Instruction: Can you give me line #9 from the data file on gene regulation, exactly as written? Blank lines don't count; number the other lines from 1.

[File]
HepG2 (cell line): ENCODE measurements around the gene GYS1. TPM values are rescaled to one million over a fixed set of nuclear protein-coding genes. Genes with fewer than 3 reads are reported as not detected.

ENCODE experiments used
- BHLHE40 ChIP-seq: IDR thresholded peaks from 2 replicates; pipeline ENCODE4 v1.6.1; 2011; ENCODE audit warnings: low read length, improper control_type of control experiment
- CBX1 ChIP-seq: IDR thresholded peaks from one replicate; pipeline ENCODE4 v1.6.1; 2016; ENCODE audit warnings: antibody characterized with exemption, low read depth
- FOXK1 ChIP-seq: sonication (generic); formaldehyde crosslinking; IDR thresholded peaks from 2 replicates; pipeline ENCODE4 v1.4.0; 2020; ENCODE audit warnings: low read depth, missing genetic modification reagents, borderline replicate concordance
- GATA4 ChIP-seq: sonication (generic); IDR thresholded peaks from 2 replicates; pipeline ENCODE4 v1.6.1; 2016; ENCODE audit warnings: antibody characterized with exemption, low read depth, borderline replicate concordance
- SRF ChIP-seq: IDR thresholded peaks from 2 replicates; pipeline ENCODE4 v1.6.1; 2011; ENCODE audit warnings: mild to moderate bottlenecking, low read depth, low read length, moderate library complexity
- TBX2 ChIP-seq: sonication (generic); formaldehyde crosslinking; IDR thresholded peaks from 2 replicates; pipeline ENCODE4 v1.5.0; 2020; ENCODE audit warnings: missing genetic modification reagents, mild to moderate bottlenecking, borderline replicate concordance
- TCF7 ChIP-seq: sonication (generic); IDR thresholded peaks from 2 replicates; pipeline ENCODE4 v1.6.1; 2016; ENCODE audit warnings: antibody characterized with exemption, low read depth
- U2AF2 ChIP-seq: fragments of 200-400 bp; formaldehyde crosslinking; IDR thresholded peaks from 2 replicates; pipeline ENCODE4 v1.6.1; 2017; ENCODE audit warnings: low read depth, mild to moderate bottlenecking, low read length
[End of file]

- TCF7 ChIP-seq: sonication (generic); IDR thresholded peaks from 2 replicates; pipeline ENCODE4 v1.6.1; 2016; ENCODE audit warnings: antibody characterized with exemption, low read depth